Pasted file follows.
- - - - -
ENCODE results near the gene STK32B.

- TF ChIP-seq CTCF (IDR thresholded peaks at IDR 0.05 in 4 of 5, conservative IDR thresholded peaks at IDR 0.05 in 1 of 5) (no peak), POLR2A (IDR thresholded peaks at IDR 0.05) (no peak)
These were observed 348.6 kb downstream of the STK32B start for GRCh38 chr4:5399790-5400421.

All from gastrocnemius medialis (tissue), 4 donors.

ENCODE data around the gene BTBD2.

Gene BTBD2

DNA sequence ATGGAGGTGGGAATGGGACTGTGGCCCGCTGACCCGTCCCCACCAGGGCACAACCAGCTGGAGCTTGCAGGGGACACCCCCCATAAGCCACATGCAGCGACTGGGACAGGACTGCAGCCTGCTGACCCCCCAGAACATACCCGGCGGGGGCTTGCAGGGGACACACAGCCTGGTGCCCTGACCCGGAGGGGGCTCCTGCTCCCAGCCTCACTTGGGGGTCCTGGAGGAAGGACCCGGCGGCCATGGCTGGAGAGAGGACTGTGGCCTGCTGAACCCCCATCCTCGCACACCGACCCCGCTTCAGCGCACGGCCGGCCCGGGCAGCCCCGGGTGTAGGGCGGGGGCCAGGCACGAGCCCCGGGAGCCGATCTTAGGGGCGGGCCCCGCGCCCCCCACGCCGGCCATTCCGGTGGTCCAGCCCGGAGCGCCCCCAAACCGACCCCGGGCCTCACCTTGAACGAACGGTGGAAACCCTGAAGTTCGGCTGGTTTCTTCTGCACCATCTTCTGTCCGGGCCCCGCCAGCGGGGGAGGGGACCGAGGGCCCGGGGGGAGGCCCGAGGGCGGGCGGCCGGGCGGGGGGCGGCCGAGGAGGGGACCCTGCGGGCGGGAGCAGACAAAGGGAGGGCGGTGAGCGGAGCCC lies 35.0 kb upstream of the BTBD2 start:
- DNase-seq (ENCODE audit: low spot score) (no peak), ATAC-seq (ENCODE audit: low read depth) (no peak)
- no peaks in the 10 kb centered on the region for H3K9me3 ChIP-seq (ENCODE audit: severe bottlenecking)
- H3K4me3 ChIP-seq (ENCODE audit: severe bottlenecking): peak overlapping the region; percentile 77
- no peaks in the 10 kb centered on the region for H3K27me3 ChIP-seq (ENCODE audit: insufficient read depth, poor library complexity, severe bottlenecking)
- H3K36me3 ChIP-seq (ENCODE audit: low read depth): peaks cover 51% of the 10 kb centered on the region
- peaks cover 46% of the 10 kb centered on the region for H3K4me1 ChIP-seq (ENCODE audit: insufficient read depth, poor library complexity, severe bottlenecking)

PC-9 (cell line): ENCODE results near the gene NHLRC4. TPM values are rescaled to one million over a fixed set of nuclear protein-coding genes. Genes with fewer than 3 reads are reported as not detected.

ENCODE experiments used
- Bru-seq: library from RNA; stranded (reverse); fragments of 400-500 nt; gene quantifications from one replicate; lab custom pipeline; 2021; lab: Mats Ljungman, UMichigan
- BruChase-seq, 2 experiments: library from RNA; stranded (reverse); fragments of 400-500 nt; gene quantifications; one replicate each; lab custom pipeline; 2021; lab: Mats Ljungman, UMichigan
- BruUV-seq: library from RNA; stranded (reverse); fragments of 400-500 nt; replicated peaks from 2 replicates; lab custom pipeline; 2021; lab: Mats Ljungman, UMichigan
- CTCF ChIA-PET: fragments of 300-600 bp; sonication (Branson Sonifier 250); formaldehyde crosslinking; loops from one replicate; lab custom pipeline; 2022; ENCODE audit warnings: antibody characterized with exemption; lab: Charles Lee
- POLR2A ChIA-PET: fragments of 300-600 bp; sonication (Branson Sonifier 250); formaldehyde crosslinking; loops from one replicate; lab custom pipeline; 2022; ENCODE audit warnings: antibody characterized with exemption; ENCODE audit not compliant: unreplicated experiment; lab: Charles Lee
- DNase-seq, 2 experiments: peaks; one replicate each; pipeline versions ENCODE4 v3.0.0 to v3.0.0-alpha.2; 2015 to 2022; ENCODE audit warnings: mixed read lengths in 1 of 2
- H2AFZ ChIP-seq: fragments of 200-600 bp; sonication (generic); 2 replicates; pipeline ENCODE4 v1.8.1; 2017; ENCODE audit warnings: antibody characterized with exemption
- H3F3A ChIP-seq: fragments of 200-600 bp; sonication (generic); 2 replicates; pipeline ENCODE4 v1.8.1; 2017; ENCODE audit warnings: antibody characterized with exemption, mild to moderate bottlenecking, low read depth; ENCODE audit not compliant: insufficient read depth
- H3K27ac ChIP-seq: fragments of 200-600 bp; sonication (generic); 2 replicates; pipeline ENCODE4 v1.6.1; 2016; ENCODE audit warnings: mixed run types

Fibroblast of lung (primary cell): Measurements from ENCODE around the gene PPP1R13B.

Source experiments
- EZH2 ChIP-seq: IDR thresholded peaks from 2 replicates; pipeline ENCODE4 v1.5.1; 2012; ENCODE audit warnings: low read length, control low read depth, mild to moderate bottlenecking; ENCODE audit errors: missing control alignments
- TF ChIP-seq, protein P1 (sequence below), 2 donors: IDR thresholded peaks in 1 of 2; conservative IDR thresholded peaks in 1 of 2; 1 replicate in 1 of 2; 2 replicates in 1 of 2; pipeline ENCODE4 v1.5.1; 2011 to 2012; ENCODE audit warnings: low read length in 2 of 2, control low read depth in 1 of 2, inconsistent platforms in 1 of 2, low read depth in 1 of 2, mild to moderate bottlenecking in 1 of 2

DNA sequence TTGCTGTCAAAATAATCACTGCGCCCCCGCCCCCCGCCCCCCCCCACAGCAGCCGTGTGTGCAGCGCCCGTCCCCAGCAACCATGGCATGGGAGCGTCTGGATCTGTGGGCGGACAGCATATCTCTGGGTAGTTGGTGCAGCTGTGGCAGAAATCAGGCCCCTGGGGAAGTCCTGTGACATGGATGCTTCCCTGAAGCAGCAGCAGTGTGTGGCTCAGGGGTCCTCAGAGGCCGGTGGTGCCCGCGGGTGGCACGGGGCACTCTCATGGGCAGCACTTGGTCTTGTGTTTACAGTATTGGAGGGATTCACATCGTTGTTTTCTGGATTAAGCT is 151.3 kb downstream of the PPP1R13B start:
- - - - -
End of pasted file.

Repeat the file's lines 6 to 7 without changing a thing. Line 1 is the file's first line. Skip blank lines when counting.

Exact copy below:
Gene BTBD2

DNA sequence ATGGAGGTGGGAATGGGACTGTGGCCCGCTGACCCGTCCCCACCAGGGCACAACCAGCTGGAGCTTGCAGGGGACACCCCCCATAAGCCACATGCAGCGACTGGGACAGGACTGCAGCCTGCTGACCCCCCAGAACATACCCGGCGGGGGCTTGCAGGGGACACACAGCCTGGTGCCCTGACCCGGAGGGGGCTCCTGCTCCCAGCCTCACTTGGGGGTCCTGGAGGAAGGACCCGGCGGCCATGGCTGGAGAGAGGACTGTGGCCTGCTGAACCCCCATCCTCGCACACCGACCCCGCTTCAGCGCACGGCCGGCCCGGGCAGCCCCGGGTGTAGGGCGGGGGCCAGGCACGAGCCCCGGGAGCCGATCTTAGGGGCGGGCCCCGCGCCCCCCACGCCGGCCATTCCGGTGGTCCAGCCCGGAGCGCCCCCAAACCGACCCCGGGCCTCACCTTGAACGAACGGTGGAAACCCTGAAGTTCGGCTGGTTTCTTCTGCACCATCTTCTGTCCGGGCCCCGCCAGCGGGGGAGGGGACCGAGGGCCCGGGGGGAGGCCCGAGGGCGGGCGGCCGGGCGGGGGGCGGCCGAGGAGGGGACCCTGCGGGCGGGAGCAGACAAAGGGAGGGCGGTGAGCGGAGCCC lies 35.0 kb upstream of the BTBD2 start: